Study Links Low-Dose Aspirin to Increased Risk of Iron-Deficiency Anemia in Older Adults

Study Links Low-Dose Aspirin to Increased Risk of Iron-Deficiency Anemia in Older Adults | The Lifesciences Magazine

A recent study published in the Annals of Internal Medicine suggests that taking low-dose aspirin to increased risk of iron-deficiency anemia in individuals aged 70 or older. Researchers from Monash University in Melbourne analyzed data from the ASPREE (ASPirin in Reducing Events in the Elderly) randomized controlled trial, which involved over 19,000 participants. The trial monitored the blood iron levels of individuals in the aspirin group, who took 100 milligrams of aspirin daily.

Findings from the Study

The results of the study indicate that the low-dose aspirin to increased risk of developing anemia was 23.5% higher among those assigned to receive low-dose aspirin. The researchers noted that differences in bleeding events did not explain the low-dose aspirin to increased risk of anemia or the decline in iron levels observed during the trial.

Dr. Basil A. Eldadah, chief of the Geriatrics Branch at the division of Geriatrics and Clinical Gerontology at the National Institute on Aging, highlighted the importance of periodic monitoring of hemoglobin levels in patients taking aspirin, particularly those at a higher risk of anemia due to chronic diseases. He also mentioned that the findings provide another reason to reconsider the use of low-dose aspirin for primary prevention of cardiovascular disease in individuals aged 60 or older.

Low-dose aspirin to increased risk

Aspirin use has been previously associated with an increased risk of gastrointestinal bleeding, which can lead to anemia in older adults. Dr. David Cutler, a family medicine physician, explained that chronic or recurrent bleeding from the gastrointestinal tract can result in iron-deficiency anemia over time, as iron is necessary for the production of hemoglobin in red blood cells. Symptoms of anemia include fatigue, weakness, shortness of breath, and reduced oxygen-carrying capacity of the blood.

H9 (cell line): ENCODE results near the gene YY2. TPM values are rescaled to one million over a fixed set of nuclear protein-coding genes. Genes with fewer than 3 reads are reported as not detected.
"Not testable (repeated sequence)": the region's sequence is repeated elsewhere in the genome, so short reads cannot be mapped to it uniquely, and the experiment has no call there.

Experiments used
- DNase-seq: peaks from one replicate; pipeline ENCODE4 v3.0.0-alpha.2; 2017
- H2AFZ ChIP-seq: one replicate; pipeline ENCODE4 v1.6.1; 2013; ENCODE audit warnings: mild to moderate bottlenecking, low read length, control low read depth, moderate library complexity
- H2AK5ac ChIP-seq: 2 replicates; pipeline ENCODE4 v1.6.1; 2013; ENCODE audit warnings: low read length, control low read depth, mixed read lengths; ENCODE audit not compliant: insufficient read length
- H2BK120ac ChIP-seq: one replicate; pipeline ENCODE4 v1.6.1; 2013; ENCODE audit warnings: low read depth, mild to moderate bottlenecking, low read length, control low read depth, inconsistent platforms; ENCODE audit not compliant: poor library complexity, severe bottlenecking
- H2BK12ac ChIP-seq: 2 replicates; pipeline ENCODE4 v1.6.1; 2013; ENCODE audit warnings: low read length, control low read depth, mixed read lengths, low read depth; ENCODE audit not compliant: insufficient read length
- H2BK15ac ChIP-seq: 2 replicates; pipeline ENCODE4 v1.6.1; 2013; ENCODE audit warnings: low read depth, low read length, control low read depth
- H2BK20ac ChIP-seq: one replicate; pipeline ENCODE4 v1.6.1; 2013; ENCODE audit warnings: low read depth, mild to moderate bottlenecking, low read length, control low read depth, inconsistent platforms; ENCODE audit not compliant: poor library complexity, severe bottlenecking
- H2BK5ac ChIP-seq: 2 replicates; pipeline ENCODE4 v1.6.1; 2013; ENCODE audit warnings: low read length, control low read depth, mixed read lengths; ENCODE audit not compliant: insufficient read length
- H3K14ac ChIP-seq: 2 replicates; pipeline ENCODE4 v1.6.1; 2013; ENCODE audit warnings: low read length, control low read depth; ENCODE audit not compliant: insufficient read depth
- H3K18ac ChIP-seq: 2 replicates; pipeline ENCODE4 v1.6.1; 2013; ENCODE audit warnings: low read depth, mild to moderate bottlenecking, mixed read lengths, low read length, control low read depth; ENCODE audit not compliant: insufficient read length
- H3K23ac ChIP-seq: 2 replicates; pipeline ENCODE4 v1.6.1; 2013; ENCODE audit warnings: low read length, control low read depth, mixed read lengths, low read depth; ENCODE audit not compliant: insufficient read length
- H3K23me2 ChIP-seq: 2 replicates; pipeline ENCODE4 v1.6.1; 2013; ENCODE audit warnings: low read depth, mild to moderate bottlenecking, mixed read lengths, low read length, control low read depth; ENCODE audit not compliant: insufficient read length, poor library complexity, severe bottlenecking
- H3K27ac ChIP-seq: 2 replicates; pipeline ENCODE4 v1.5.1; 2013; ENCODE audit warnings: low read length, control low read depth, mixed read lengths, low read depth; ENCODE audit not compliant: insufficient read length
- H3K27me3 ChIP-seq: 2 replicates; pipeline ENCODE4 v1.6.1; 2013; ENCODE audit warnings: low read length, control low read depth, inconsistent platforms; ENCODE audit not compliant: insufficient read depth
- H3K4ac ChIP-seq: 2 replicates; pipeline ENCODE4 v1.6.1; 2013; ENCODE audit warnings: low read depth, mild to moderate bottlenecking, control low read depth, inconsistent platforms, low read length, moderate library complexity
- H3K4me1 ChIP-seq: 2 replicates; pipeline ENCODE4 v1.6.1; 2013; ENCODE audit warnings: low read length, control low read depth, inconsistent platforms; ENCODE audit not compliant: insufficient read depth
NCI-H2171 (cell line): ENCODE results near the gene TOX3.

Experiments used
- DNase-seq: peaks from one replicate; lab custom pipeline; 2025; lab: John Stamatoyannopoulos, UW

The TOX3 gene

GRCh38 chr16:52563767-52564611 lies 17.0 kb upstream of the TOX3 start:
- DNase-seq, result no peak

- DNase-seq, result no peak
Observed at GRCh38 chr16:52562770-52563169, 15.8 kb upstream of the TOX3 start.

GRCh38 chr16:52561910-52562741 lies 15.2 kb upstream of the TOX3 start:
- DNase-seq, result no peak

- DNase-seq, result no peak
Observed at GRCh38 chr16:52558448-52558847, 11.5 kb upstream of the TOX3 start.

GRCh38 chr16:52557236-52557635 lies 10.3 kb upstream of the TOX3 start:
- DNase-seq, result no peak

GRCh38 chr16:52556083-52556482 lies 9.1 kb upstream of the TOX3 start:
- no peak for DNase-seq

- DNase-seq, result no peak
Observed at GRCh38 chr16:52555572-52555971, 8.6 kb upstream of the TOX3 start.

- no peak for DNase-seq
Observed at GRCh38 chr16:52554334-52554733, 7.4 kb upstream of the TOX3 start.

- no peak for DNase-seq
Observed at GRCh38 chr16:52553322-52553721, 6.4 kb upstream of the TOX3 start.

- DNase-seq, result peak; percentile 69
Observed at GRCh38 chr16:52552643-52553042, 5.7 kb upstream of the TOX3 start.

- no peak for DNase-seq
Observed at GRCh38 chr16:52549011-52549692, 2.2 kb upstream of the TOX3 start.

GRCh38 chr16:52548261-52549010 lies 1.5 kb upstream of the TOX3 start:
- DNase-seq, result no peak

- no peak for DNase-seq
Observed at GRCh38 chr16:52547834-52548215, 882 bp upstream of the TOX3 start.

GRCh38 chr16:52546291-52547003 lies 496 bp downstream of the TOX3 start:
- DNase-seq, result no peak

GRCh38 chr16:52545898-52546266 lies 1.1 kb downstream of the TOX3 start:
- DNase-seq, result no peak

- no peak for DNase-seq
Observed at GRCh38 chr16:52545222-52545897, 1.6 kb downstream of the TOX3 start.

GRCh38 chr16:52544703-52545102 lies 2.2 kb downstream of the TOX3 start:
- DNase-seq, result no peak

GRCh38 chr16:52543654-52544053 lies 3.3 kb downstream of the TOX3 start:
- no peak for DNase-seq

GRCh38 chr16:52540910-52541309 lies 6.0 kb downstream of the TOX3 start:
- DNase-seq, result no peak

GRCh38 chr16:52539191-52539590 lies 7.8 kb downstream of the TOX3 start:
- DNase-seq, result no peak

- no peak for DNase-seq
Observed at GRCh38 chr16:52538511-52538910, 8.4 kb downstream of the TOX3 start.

While not all older adults who take aspirin will develop anemia, the risk varies depending on factors such as overall health, dose and duration of aspirin use, and underlying conditions. Dr. Cutler noted that there are alternative medications available with a lower risk of gastrointestinal bleeding, and protective medication can be used to prevent bleeding when aspirin or other nonsteroidal anti-inflammatory drugs (NSAIDs) are prescribed.

Low-Dose Aspirin to Increased Risk? Cardiologist explains.

What do Doctors Recommend?

Dr. Cutler recommended discussing the risks and benefits of aspirin use with healthcare providers, taking into account individual medical conditions and previous adverse reactions. Alternatives to aspirin for pain relief and anti-inflammatory purposes include acetaminophen (Tylenol) and ibuprofen (Advil or Motrin), while clopidogrel (Plavix) is an antiplatelet drug used to prevent blood clots.

Ultimately, decisions regarding medication use should be made in consultation with healthcare professionals, considering the specific goals of treatment and conducting a thorough risk-benefit analysis for each patient.

Read More: Iron Deficiency Could Be Making Your Mental Health Symptoms Worse

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